Having Humility Enough to Say I’m Sorry

Humility. It’s one of those words that is both excellent and gut-wrenching!

On one hand, God blesses us greatly when He humbles us. We are able to see more of His heart and our need for Him. That is so glorious and needed in our self-sufficient culture!

On the other hand, it feels really terrible, doesn’t it? It’s not something that leaves us feeling grateful, at least not until the other side when we get to glimpse my first point.

We don’t want to admit when we’re wrong. We especially don’t like others seeing that we’re wrong, much less pointing it out. And yet, God uses those relationships for our good. He presses us toward holiness so that we may admit we don’t have it altogether. We aren’t right all the time. We don’t know or control everything.

Before destruction a man’s heart is haughty,
    but humility comes before honor.” — Proverbs 18:12

Having Humility Enough to Say I'm Sorry

Something I’m learning in my marriage is that I’m rarely right. I married a man who is so very wise in nearly every capacity and it irks me! Yet God uses him to mold me, to soften me, and to bring about godliness through humbleness.

As someone who never witnessed apologizing or forgiveness in my household growing up, it is certainly not an easy thing for me to put into practice. However, as I began walking with Jesus, I had to learn what it meant to admit I was wrong & seek forgiveness – to have the posture of confession and repentance.

The reward for humility and fear of the Lord
    is riches and honor and life.” — Proverbs 22:4

We often don’t understand that laying down our “right to be right” or rather our inability to admit we’re wrong, is where God meets us and draws us to Him. It is in confession and forgiveness that we are ushered into a grace-filled relationship. Not only with God but also with others.

I therefore, a prisoner for the Lord, urge you to walk in a manner worthy of the calling to which you have been called, with all humility and gentleness, with patience, bearing with one another in love, eager to maintain the unity of the Spirit in the bond of peace.” — Ephesians 4:1-3

We also need to be on guard against the tendencies to hold fast to our ideas, opinions, presumptions and projections. These things often blind us to the objectivity needed to see when we are being prideful. Pray for God to convict you in times of prideful temptation. Pray for growth in humbleness and an urgency to rectify relationships by walking in humility.

And when the chief Shepherd appears, you will receive the unfading crown of glory. Likewise, you who are younger, be subject to the elders. Clothe yourselves, all of you, with humility toward one another, for ‘God opposes the proud but gives grace to the humble.’ 

Humble yourselves, therefore, under the mighty hand of God so that at the proper time he may exalt you, casting all your anxieties on him, because he cares for you.  Be sober-minded; be watchful. Your adversary the devil prowls around like a roaring lion, seeking someone to devour.” — 1 Peter 5:4-8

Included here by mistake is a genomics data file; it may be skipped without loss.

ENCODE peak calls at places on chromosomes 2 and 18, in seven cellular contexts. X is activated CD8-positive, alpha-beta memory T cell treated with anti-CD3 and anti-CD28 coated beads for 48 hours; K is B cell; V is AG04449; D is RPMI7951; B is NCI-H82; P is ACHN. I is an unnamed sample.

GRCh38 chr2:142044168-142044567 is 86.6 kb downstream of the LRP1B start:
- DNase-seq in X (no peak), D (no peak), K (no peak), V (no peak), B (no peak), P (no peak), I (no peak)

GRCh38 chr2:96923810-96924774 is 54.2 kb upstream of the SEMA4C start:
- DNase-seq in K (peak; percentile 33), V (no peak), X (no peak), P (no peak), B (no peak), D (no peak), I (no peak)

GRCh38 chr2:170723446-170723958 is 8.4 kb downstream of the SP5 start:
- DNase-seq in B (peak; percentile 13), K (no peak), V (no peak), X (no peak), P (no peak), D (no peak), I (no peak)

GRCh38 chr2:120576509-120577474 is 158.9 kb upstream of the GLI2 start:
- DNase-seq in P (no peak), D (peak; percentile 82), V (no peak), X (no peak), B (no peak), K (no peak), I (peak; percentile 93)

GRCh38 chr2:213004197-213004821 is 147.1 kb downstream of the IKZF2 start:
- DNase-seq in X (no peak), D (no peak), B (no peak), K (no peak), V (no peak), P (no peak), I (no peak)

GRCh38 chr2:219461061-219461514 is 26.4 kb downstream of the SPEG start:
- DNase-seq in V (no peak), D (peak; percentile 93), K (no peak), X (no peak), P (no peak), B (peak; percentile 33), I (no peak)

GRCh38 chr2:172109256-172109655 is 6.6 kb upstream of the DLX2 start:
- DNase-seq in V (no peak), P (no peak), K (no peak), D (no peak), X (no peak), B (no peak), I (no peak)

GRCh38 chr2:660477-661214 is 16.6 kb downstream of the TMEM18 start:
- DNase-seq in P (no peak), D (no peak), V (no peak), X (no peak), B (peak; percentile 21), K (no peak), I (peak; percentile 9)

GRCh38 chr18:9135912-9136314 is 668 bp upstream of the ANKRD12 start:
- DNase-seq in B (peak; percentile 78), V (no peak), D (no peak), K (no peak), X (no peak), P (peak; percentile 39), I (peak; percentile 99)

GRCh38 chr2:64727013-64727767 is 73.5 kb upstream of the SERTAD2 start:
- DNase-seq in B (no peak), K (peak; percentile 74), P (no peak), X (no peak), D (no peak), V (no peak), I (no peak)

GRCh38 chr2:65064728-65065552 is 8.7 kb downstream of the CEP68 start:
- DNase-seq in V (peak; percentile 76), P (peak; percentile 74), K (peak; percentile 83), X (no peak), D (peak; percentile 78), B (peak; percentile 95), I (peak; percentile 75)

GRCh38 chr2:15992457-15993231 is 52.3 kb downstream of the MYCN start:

There is danger in pride. Pride lends itself to viewing ourselves as greater than we ought to.  So, when exercising our pride with those in our households, it damages relationships much like it damages our relationship with God. Distance starts to form. Bitterness may take root. Yet, in our pride, we are always right no matter the cost.

Put on then, as God’s chosen ones, holy and beloved, compassionate hearts, kindness, humility, meekness, and patience, bearing with one another and, if one has a complaint against another, forgiving each other; as the Lord has forgiven you, so you also must forgive.” — Colossians 3:12-13

The best passage which demonstrates humility is a gospel presentation from Paul in the book of Philippians. Philippians 2:1-11 exemplifies the humility that we ought to possess as Christ-followers. Our walks should be marked by this characteristic. Sacrificing ourselves so that others may see God in us – humble enough to admit our weaknesses and wrongdoings. Humble enough to say, “I’m sorry. Please forgive me.”

That’s what I desire in me, so I will go through all these lessons that feel terrible to my flesh because my goal isn’t to exalt myself. It’s to exalt Him; the only One worthy of worship and exaltation.


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Holly currently lives in Nebraska with her amazing & godly husband, sweet & smart 4-year old daughter & joyful 2 year old son. She is a stay-at-home mom who serves with her local MOPS group, and on her church’s Mission Leadership Team for missionary support. She writes at The Brown Tribe for the purpose of discipling and encouraging women and mothers. She is also a contributor for Missional Call & Raising Up Stones. In her spare time she enjoys coffee, photography, exploring the culinary craft, helping combat human trafficking through awareness and is currently writing her first book. You can follow along with Holly on Facebook, Twitter, Pinterest, Google+, and Instagram.

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    • hollythewoo says

      I absolutely agree, Lux! It’s a struggle, but isn’t dying to self always a struggle with the flesh? God’s Spirit in us is the only thing that draws us to lay ourselves aside and seek humility and humbleness. Thanks for your thoughts!

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